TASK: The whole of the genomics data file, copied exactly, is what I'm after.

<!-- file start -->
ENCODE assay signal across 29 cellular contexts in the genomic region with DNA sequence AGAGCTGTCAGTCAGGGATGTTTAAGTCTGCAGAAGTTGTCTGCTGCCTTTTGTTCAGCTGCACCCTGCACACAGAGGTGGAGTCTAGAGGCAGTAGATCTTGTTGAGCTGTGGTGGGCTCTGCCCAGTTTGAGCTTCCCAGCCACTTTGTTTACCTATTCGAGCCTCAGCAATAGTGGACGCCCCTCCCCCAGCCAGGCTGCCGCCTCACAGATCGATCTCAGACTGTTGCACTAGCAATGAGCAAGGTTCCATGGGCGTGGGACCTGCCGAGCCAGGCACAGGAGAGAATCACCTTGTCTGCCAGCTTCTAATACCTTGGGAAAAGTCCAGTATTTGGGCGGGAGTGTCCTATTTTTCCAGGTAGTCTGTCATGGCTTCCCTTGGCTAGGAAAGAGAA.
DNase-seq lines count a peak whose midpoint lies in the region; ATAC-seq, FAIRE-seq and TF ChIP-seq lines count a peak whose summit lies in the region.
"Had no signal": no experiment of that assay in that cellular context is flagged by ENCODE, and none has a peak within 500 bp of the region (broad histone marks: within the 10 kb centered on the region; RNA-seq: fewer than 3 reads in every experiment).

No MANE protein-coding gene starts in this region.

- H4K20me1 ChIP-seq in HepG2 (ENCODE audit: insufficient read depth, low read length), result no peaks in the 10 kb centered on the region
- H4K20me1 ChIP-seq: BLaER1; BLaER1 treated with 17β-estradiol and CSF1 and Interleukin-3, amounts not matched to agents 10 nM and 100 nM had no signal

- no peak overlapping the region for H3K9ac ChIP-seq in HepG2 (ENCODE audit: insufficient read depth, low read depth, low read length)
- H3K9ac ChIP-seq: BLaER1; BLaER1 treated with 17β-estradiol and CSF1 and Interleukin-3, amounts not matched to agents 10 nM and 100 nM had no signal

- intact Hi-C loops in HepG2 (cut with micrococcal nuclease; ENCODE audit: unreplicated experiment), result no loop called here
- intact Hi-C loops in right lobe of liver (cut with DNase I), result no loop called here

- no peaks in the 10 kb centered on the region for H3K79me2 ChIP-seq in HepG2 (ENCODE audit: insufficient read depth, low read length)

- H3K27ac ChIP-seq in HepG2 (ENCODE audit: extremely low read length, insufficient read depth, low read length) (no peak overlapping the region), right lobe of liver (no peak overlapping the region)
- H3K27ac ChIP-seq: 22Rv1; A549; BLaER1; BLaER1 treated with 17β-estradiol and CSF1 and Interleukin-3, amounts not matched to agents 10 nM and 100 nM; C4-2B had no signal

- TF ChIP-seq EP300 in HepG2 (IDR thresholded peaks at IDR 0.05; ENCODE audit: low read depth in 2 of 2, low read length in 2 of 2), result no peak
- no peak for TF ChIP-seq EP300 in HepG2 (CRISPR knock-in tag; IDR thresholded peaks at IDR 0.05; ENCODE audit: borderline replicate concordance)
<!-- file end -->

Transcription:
ENCODE assay signal across 29 cellular contexts in the genomic region with DNA sequence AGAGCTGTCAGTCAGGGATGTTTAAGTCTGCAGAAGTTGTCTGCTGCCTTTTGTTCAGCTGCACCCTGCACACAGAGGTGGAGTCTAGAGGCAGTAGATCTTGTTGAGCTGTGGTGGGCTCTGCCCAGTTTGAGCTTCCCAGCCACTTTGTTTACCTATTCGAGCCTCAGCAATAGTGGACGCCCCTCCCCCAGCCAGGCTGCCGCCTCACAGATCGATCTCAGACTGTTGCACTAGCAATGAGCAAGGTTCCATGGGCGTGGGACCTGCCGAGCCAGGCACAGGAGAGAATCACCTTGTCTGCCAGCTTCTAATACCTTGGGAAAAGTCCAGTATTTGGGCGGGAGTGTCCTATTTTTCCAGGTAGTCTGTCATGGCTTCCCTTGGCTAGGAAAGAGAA.
DNase-seq lines count a peak whose midpoint lies in the region; ATAC-seq, FAIRE-seq and TF ChIP-seq lines count a peak whose summit lies in the region.
"Had no signal": no experiment of that assay in that cellular context is flagged by ENCODE, and none has a peak within 500 bp of the region (broad histone marks: within the 10 kb centered on the region; RNA-seq: fewer than 3 reads in every experiment).

No MANE protein-coding gene starts in this region.

- H4K20me1 ChIP-seq in HepG2 (ENCODE audit: insufficient read depth, low read length), result no peaks in the 10 kb centered on the region
- H4K20me1 ChIP-seq: BLaER1; BLaER1 treated with 17β-estradiol and CSF1 and Interleukin-3, amounts not matched to agents 10 nM and 100 nM had no signal

- no peak overlapping the region for H3K9ac ChIP-seq in HepG2 (ENCODE audit: insufficient read depth, low read depth, low read length)
- H3K9ac ChIP-seq: BLaER1; BLaER1 treated with 17β-estradiol and CSF1 and Interleukin-3, amounts not matched to agents 10 nM and 100 nM had no signal

- intact Hi-C loops in HepG2 (cut with micrococcal nuclease; ENCODE audit: unreplicated experiment), result no loop called here
- intact Hi-C loops in right lobe of liver (cut with DNase I), result no loop called here

- no peaks in the 10 kb centered on the region for H3K79me2 ChIP-seq in HepG2 (ENCODE audit: insufficient read depth, low read length)

- H3K27ac ChIP-seq in HepG2 (ENCODE audit: extremely low read length, insufficient read depth, low read length) (no peak overlapping the region), right lobe of liver (no peak overlapping the region)
- H3K27ac ChIP-seq: 22Rv1; A549; BLaER1; BLaER1 treated with 17β-estradiol and CSF1 and Interleukin-3, amounts not matched to agents 10 nM and 100 nM; C4-2B had no signal

- TF ChIP-seq EP300 in HepG2 (IDR thresholded peaks at IDR 0.05; ENCODE audit: low read depth in 2 of 2, low read length in 2 of 2), result no peak
- no peak for TF ChIP-seq EP300 in HepG2 (CRISPR knock-in tag; IDR thresholded peaks at IDR 0.05; ENCODE audit: borderline replicate concordance)